Coastal paradise

Ningaloo Reef in Cape Range National Park, Western Australia

Ningaloo Reef should be on the must visit list for everybody travelling in Australia. It stretches for more than 200 kilometres down the west coast of the continent from the North West Cape above Exmouth to Red Bluff not far north of Carnarvon. Much of it is a marine park and there are plentiful and beautiful fish and corals which can be seen by snorkelling straight off the beach. 

We’ve visited the reef, staying in the Cape Range National Park, on every previous visit to the west and this year was no exception. Bookings in the park can be hard to get, especially in the prime season from mid May when the Whale Sharks arrive until late September when the temperatures and the winds are both rising. Apart from odd days here and there the campsites are usually filled as soon as bookings open 6 months in advance. This year all bookings were cancelled when national parks closed when the covid restrictions were enforced and then reopened when the restrictions were eased. We were lucky, and quick, enough to get a two week booking in a small camp ground near two of the prime snorkelling spots. 

On the afternoon before our booking commences we reach the eastern side of the national park and took the road up to the top of the range next to Charles Knife Canyon. There’s no camping allowed but we find a spot to stop where we can set up late and pack up early and Paul can take some sunset and sunrise photos. 

After the photos were taken we stopped in Exmouth to make sure we had enough supplies for two weeks and our gas and water were full then drove around to the coast on the western side of the range. We set up camp on our site in North Mandu Camp, taking the camper of the back of the Ute and putting out our big awning and all our mats and got ready to enjoy two weeks of paradise. The weather was warm to hot, winds variable but only ranging from calm to moderate, and only a couple of days with clouds.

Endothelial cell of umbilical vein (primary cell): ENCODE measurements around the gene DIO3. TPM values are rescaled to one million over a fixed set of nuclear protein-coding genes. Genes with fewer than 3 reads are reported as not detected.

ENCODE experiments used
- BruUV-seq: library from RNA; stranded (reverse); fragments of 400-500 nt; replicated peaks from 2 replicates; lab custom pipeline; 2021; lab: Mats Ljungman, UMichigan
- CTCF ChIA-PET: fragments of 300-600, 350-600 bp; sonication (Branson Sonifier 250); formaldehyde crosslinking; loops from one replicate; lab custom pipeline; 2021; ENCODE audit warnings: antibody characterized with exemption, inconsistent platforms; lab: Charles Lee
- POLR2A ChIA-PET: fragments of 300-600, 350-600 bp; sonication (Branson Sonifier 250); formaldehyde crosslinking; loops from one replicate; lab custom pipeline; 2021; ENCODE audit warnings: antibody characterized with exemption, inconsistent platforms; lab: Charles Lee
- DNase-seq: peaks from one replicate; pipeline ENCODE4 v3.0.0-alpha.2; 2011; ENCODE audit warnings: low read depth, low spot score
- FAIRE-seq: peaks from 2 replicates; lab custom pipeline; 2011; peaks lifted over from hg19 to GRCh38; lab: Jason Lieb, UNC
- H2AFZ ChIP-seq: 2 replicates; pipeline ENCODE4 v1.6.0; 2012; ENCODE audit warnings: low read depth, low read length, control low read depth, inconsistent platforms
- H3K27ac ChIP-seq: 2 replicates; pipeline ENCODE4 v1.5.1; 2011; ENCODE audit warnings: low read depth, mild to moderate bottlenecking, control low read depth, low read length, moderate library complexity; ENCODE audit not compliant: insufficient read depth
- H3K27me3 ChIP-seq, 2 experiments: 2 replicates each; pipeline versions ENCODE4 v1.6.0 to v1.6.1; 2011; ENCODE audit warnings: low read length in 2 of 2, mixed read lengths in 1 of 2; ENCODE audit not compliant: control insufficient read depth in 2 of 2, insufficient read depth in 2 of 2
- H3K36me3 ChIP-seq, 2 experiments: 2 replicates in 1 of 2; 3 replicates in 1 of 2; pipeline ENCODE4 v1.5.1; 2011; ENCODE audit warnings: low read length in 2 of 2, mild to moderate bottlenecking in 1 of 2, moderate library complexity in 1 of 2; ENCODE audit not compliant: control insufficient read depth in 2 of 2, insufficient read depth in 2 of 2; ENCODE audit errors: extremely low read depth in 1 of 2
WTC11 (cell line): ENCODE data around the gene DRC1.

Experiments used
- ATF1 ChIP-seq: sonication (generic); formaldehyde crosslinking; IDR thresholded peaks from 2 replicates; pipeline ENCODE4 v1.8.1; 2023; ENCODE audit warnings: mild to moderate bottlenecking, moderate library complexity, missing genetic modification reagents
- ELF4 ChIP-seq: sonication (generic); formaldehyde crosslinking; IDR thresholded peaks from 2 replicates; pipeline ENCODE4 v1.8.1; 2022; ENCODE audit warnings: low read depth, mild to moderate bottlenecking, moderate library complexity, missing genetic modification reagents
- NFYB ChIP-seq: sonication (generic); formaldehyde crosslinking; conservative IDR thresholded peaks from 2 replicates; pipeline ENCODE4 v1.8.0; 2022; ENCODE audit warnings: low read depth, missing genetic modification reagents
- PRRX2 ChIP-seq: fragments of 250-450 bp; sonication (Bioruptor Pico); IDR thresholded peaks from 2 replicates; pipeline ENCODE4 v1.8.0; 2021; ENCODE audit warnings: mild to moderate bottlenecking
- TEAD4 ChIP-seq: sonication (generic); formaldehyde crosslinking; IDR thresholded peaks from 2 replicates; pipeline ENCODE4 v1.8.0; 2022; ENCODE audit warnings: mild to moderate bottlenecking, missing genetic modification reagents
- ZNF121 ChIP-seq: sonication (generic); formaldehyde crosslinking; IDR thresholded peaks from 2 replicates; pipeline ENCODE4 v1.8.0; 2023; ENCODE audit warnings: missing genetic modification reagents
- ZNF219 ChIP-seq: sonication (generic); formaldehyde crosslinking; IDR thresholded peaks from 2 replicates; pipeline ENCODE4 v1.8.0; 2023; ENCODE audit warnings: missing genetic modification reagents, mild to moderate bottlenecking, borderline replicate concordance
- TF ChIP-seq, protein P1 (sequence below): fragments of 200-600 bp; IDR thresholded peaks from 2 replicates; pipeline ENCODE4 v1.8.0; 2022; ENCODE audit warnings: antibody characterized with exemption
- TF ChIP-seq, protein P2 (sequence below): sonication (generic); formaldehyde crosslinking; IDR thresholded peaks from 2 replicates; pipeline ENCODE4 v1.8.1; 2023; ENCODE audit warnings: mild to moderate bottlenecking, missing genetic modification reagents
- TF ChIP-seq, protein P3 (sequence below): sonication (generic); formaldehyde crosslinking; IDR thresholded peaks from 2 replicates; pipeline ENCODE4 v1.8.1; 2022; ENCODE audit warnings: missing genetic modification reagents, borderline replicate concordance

Days were spent snorkelling, swimming, walking in Yardie Gorge and relaxing in camp. The Yardie Gorge walk is not terribly long or difficult with only a couple of slightly tricky descents into gullies and there are some lovely views along the way and at the end. Paul also visited Pilgramunna Gorge at sunset one evening.

The beach in front of our camp was rocky and there was a southerly drift so our favourite swimming spots were Sandy Bay about 10 km south or Turquoise Bay a few km north. Turquoise Bay is also one of the prime snorkelling spots with either a relaxing swim and snorkel in the quiet bay or a snorkel on the other side of the point where the current allows you to drift over wonderful corals and colourful fish.

The best snorkelling however was at Oyster Stacks. These are only about a kilometre north of our camp and there is a significant southerly drift so we could walk up the beach over the rocks and enter the water and just drift back to camp. We had some days of great visibility and the coral is truly remarkable. It’s a fish sanctuary zone and they are prolific with amazing colours and shapes. We also spotted several rays and a turtle.